Nick Trout: Animal Medicine from a Vet's-Eye View

Nick Trout

Nick Trout is a surgeon at Angell Animal Medical Center, in Boston. Stanley Edwards/Courtesy Broadway Books hide caption

itoggle caption Stanley Edwards/Courtesy Broadway Books

Veterinarian Nick Trout joins Fresh Air to talk about his new memoir, Tell Me Where It Hurts: A Day of Humor, Healing and Hope in My Life as an Animal Surgeon.

The British-born, Cambridge-educated Trout is staff surgeon at Boston's Angell Animal Medical Center, a 185,000-square-foot facility treating 50,000 animals each year. He's performed CAT scans on rats and at least one ultrasound on a frog — and he says that in his two and a half decades of practice, he's seen the relationship between pets and people change dramatically.

His personality, says a Publishers Weekly review, "suffuses the many stories sifted from recollections of thousands of animal encounters during his 25 years of practice," and the book "shows how the daily life of a veterinarian requires the ability to be a social worker, a psychologist, a grief counselor, mentor, carpenter, plumber, cosmetologist, athletic coach, magician, grim reaper, and occasionally, guardian angel."

Excerpt: 'Tell Me Where It Hurts'

Cover, 'Tell Me Where It Hurts'
Broadway Books

Chapter I

2:47 A.M. Wake-Up Call

This might seem strange, coming from an Englishman, but sometimes emergency surgery in the middle of the night can play out like a synopsis of a perfect season for the Boston Red Sox. The beginning may be predictably crappy, slow, and discombobulated until a rhythm develops and momentum builds leaving you stricken with that familiar glimmer of hope. When it comes to the final stretch, everyone accepts that there may be failure, there may be disappointment, but the struggle is always gritty and memorable, and occasionally, if you are really lucky, something magical will happen.

My beginning came half an hour earlier with a phone call reeling me in from a cozy dreamless void.

"Hello," I said, two disjointed syllables caught in a sticky web at the back of my throat.

"This is Dr. Keene, one of the new surgical residents. We haven't met but I've got a dog, a ten-year-old spayed female German shepherd; she's bloated and . . . like . . . well . . . I need you to come in for the surgery. Sorry."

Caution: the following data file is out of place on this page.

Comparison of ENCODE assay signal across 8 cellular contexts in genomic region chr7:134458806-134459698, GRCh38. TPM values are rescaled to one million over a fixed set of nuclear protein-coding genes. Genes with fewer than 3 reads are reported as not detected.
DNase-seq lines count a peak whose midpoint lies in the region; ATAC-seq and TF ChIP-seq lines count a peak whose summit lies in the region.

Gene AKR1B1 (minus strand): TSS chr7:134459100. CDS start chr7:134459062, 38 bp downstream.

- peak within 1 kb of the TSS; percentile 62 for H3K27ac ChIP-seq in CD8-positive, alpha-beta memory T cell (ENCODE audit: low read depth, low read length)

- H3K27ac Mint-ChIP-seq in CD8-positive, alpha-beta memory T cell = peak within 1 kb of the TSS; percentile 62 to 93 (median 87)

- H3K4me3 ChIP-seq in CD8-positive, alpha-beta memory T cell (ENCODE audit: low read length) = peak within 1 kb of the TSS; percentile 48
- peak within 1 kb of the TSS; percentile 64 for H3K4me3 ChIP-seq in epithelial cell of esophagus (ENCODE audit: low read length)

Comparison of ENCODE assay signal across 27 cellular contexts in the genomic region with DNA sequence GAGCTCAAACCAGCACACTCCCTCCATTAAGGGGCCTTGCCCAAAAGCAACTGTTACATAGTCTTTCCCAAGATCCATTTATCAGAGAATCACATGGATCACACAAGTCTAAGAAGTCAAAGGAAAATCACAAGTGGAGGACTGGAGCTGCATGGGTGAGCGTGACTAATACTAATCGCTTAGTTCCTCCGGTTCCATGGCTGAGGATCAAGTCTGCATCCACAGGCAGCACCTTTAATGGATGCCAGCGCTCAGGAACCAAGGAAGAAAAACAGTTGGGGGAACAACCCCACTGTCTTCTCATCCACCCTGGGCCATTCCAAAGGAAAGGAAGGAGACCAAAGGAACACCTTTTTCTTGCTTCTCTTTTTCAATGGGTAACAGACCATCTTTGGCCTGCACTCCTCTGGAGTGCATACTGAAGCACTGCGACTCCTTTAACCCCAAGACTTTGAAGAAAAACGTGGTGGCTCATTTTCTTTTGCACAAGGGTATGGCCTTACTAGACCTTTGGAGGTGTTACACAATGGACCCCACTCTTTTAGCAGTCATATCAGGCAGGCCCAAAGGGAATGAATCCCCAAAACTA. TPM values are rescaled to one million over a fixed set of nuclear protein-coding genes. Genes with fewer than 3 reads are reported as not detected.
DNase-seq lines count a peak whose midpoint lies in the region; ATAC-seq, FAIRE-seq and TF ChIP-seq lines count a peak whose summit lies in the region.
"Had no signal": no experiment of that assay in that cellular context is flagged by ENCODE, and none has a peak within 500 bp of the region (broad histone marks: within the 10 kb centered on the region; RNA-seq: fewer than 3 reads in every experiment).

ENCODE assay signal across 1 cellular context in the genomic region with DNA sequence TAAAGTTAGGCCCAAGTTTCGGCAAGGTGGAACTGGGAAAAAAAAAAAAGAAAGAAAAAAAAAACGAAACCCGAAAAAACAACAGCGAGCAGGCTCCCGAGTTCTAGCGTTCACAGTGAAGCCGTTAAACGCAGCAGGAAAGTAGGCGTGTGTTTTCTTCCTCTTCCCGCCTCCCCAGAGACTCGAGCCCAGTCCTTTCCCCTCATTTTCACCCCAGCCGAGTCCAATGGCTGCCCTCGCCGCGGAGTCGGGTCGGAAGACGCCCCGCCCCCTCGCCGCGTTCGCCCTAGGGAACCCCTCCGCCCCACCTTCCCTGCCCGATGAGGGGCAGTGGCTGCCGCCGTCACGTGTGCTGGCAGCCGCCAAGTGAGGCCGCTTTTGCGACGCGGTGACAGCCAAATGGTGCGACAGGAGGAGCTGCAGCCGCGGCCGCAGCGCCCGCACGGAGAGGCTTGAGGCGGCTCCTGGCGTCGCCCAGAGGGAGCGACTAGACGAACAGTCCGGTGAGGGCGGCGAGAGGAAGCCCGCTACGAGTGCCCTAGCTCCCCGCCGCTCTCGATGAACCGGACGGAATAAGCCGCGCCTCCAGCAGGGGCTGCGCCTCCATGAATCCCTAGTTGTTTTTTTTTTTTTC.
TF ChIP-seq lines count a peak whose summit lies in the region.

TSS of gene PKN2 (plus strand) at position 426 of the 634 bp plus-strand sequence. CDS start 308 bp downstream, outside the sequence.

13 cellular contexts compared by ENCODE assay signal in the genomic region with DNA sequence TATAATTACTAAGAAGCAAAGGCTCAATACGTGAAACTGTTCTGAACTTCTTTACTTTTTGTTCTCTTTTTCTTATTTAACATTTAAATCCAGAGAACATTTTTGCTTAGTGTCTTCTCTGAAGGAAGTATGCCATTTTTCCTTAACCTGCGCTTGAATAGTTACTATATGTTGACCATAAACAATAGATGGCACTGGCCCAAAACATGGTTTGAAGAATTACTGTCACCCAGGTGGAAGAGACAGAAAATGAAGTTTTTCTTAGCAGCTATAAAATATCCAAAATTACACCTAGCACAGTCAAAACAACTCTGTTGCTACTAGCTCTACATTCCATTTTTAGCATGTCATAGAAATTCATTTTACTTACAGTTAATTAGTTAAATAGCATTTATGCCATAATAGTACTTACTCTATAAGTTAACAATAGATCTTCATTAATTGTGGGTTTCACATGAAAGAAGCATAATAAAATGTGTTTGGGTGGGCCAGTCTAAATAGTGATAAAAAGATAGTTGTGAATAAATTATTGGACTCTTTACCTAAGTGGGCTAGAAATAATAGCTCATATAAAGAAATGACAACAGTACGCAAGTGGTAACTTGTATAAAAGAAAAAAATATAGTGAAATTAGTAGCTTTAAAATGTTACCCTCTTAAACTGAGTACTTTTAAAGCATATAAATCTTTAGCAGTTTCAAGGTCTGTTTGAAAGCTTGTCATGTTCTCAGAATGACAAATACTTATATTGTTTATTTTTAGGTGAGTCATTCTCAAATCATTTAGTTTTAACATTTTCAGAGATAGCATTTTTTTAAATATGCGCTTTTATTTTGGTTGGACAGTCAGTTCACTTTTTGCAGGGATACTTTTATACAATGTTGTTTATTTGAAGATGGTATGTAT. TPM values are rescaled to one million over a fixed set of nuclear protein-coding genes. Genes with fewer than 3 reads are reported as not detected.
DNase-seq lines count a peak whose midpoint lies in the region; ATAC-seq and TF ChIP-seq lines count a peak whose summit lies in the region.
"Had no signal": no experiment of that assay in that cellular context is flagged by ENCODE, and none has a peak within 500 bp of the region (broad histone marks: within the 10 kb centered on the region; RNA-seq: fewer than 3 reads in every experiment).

All I heard was sound, not words I could interpret, my brain dormant on my pillow.

"Hello, are you still there?"

"Yeah, sure, I'm listening," I croaked, wiping a palm across my face. "What time is it?"

She told me and dove into her apology.

"I really hate to disturb you but, like, my backup's not answering his pager and, like, I didn't know what else to do." Her words surfed through me—a Valley Girl inflection—and sluggish gray matter dug out a memory of a recent departmental memo—"Be sure to welcome our first-year surgery resident, Dr. Sarah Keene, from the University of California, Davis."

I came awake, sat up in bed, and told my wife to go back to sleep.

"No problem, Dr. Keene. Tell me about your GDV."

As a new surgery resident, Dr. Keene may know all about GDV, an acronym that stands for gastric dilatation and volvulus, commonly referred to, with a satisfying rustic flavor, as "bloat." But more than likely, at this stage in her training, her understanding is primarily academic, words and phrases in a textbook, disease as bullets of information in shocking fluorescent pink highlights. She will be a year out from veterinary school, a year in which she will probably have diagnosed and managed several cases of GDV. She knows all about this bizarre anatomical aberration and the inevitable, rampant pathology it will incite. She even knows exactly what needs to be done. But, until now, until tonight, she has never been the one who actually picks up a scalpel and makes the cure happen. Tonight, for the first time in her professional career, she is the surgeon on call, and not surprisingly, she is in need of some help.

GDV is a true veterinary surgical emergency. It typically occurs in deep-chested dogs like German shepherds, Great Danes, and standard poodles but, on occasion, I've even seen it in breeds as small as dachshunds. No one is entirely sure why it happens, but oftentimes the animal eats a large meal, gets some exercise, and an hour or so later the problems begin. Fermented gas starts to accumulate in the distended stomach, and for whatever reason the entire organ twists around and flips over on its long axis. The effect is catastrophic. The twist blocks off the esophagus, so despite the poor creature's desire to throw up and rid itself of all that food and gas, nothing will budge. The stomach expands unchecked, destroying its own blood supply, driving into the chest and squashing the lungs and the blood flow back to the heart. There is no absolute timetable for how long an animal can survive in this state, but dogs can die in a matter of hours.